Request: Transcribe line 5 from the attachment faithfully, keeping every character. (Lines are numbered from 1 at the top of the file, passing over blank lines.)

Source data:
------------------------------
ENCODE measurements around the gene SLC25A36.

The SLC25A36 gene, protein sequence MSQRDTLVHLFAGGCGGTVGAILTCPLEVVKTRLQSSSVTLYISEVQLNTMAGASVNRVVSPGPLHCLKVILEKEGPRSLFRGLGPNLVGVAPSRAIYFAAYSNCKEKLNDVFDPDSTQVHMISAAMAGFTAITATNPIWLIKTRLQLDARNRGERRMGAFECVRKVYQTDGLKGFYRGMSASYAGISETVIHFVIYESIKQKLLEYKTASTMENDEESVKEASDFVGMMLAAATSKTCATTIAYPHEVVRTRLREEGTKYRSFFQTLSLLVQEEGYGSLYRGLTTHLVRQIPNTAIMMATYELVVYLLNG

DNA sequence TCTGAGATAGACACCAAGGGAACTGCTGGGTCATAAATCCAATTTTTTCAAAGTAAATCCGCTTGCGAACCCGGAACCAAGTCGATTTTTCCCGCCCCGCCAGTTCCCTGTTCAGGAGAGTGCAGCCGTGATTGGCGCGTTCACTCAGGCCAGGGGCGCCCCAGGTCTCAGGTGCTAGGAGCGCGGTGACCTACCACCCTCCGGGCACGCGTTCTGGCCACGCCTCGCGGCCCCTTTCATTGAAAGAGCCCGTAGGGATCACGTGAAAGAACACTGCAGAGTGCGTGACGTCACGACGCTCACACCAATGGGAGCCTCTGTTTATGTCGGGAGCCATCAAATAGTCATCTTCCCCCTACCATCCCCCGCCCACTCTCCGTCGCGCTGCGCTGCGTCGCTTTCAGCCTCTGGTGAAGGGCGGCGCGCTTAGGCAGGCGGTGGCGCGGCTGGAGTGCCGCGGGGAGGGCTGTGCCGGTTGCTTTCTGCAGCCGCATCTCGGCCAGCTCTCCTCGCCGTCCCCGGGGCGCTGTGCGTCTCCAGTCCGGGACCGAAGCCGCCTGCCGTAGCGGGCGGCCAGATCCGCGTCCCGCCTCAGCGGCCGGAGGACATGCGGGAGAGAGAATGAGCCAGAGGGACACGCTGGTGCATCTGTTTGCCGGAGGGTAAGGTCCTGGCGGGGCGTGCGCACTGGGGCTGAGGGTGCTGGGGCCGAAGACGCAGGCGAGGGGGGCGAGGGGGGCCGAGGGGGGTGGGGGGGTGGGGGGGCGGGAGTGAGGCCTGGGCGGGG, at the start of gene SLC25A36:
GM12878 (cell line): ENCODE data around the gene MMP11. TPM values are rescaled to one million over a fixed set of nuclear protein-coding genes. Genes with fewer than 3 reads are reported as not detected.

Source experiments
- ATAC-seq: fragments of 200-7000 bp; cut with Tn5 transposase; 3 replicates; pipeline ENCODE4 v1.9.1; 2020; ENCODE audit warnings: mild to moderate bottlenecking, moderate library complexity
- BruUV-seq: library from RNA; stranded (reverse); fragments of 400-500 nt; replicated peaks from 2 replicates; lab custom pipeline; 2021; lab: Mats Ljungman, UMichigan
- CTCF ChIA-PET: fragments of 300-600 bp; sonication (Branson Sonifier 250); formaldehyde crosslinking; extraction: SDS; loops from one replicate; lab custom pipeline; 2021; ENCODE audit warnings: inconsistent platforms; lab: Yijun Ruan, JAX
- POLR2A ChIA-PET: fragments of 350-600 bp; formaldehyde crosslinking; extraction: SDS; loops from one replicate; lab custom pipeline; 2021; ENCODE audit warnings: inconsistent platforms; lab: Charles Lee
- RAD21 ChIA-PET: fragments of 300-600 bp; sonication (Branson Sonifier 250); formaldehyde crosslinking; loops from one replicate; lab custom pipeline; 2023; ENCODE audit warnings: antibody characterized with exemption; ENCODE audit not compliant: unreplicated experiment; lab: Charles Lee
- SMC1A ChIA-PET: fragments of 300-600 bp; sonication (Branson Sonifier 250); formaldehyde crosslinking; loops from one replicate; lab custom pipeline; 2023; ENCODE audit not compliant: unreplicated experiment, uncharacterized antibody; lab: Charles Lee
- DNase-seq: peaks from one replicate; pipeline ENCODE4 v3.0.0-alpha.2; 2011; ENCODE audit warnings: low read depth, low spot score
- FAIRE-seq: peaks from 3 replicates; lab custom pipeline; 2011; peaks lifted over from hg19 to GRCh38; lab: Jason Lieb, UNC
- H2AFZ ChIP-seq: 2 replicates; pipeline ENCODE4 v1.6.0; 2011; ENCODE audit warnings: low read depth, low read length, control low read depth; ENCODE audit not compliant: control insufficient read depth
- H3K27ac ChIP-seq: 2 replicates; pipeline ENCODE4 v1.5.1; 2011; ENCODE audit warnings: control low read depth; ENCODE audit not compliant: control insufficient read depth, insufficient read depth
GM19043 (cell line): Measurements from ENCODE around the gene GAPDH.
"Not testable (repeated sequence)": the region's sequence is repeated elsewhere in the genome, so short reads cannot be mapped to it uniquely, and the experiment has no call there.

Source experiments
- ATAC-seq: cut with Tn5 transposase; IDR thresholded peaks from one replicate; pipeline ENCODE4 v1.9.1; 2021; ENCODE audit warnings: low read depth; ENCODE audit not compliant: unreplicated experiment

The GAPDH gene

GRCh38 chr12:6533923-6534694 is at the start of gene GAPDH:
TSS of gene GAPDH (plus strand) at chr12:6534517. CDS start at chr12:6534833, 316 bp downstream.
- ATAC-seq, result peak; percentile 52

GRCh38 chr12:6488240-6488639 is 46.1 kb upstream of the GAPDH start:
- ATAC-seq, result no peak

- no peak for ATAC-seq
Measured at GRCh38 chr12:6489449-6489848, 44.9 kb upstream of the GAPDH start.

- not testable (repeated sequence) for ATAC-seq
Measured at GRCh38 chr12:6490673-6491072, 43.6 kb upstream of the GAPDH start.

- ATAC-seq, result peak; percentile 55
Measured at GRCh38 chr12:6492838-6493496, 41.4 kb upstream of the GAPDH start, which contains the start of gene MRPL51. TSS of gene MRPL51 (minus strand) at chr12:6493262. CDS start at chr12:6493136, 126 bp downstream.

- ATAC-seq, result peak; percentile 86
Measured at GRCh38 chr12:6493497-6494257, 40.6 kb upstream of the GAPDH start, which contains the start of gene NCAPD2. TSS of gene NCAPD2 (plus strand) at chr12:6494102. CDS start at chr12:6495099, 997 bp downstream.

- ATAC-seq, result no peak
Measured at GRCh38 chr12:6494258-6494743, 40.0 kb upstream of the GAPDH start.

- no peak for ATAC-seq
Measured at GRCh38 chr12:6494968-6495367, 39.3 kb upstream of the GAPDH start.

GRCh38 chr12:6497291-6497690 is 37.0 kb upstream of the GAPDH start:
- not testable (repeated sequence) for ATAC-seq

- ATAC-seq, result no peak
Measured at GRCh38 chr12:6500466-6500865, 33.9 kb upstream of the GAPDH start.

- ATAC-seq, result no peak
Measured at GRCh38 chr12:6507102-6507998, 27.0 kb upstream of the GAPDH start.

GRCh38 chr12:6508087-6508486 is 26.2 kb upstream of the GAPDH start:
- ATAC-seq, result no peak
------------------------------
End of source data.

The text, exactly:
Source experiments